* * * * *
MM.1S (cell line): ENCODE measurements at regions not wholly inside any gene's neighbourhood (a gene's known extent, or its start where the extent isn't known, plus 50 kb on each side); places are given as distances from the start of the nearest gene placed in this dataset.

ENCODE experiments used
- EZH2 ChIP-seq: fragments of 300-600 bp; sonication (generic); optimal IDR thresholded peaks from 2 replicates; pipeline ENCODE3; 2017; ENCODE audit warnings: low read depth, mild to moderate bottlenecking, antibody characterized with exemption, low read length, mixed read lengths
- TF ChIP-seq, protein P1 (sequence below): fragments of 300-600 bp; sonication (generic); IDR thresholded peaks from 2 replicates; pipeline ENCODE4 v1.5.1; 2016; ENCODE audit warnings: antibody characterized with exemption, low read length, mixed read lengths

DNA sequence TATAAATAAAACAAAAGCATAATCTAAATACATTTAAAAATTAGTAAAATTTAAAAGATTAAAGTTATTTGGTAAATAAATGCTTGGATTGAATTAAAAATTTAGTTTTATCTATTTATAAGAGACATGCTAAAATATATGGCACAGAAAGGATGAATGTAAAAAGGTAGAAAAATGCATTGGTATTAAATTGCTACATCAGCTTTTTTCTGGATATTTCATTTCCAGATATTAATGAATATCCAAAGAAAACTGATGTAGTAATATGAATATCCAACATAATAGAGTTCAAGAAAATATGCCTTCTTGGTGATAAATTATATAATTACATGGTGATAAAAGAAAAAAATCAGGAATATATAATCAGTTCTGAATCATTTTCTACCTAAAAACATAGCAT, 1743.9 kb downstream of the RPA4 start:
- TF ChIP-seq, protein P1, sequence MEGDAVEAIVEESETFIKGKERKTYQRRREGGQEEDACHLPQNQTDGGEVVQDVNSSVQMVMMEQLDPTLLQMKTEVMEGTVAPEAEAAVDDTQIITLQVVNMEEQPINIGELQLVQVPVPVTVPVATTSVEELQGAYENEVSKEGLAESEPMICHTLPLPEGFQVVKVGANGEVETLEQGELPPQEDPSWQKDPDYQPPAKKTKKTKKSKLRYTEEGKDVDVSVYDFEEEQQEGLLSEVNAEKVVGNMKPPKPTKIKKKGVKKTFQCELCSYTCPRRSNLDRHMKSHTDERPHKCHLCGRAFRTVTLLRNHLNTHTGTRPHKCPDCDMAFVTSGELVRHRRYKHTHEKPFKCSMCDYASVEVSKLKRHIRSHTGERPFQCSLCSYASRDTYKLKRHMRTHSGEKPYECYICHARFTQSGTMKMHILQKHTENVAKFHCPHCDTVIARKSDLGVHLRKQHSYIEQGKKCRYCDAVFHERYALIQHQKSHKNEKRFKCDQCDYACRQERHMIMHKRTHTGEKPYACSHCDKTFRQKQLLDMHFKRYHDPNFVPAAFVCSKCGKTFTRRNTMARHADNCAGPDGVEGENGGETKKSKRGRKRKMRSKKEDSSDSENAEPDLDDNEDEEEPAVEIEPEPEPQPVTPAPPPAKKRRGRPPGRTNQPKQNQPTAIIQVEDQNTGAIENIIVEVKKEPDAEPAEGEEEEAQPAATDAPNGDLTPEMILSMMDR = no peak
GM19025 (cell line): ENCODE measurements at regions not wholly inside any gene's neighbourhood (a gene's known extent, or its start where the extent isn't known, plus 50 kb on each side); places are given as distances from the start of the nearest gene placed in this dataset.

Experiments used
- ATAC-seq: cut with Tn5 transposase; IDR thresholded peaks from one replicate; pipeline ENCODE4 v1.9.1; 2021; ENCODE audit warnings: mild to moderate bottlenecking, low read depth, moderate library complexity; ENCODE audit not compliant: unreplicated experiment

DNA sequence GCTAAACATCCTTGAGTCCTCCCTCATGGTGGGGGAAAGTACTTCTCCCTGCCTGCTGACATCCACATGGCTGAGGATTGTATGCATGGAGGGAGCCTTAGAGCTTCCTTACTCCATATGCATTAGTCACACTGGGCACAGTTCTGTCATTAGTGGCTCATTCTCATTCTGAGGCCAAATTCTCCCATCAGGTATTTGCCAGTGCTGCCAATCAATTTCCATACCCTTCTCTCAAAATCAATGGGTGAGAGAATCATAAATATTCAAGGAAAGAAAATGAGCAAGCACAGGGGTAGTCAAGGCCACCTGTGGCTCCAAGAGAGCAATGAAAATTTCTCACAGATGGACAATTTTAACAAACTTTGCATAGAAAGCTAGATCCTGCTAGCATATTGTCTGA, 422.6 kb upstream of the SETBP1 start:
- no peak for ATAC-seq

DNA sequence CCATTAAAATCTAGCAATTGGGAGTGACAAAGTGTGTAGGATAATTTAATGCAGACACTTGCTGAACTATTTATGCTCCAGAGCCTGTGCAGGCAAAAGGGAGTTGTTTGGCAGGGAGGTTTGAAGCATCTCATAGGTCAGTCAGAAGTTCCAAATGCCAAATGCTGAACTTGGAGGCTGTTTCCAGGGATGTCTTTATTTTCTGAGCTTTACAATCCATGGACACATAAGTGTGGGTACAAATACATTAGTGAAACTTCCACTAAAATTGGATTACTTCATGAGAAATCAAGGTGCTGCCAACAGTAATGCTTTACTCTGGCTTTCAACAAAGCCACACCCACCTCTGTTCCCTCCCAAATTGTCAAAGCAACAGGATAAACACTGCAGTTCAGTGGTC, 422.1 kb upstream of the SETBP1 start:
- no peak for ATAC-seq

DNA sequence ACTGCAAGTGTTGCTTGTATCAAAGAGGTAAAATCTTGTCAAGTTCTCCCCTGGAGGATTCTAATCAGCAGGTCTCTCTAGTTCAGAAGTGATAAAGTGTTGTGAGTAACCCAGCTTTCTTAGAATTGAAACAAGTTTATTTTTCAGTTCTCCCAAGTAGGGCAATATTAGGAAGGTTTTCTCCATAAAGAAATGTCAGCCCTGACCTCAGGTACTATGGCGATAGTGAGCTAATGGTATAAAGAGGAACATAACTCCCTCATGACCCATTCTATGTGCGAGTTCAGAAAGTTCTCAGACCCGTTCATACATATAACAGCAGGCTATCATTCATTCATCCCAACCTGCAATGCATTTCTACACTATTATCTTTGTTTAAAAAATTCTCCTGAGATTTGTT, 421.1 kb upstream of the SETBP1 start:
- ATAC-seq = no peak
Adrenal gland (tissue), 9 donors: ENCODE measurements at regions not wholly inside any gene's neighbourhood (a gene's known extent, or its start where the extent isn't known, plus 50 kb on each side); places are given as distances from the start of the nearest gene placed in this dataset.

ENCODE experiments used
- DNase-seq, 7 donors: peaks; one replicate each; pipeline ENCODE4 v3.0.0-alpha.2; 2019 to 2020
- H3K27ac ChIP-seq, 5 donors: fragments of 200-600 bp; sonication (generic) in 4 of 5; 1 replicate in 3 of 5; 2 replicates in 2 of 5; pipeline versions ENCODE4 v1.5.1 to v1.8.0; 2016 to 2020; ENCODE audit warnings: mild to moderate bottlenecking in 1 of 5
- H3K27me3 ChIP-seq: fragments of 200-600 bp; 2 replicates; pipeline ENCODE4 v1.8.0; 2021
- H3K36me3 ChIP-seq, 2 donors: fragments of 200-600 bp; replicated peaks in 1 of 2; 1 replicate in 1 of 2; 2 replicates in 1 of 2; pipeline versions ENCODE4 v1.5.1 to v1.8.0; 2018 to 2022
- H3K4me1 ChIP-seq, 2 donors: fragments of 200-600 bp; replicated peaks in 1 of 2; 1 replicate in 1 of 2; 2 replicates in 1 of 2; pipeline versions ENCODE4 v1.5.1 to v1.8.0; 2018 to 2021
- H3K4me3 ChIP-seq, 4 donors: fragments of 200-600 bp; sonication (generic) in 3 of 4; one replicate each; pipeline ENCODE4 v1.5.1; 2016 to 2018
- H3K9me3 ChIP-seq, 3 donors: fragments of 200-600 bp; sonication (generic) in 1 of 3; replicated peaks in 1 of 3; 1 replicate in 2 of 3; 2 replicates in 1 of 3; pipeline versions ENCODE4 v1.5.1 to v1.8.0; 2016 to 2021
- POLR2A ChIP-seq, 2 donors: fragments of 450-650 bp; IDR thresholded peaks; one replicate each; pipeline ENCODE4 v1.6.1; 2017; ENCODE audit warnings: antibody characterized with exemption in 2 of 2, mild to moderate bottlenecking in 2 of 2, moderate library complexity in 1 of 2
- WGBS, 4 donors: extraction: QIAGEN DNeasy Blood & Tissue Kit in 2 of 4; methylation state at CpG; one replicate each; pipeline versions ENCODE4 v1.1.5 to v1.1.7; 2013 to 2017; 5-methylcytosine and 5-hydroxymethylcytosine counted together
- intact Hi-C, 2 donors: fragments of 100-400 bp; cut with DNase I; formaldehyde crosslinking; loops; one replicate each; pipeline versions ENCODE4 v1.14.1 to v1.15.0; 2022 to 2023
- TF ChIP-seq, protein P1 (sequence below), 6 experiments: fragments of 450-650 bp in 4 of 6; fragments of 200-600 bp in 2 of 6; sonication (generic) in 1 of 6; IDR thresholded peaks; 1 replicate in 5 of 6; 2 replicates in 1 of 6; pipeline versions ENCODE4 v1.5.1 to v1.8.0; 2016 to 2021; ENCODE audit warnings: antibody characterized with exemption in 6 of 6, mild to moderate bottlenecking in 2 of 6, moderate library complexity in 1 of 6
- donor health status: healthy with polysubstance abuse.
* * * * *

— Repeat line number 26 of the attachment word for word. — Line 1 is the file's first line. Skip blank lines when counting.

- WGBS, 4 donors: extraction: QIAGEN DNeasy Blood & Tissue Kit in 2 of 4; methylation state at CpG; one replicate each; pipeline versions ENCODE4 v1.1.5 to v1.1.7; 2013 to 2017; 5-methylcytosine and 5-hydroxymethylcytosine counted together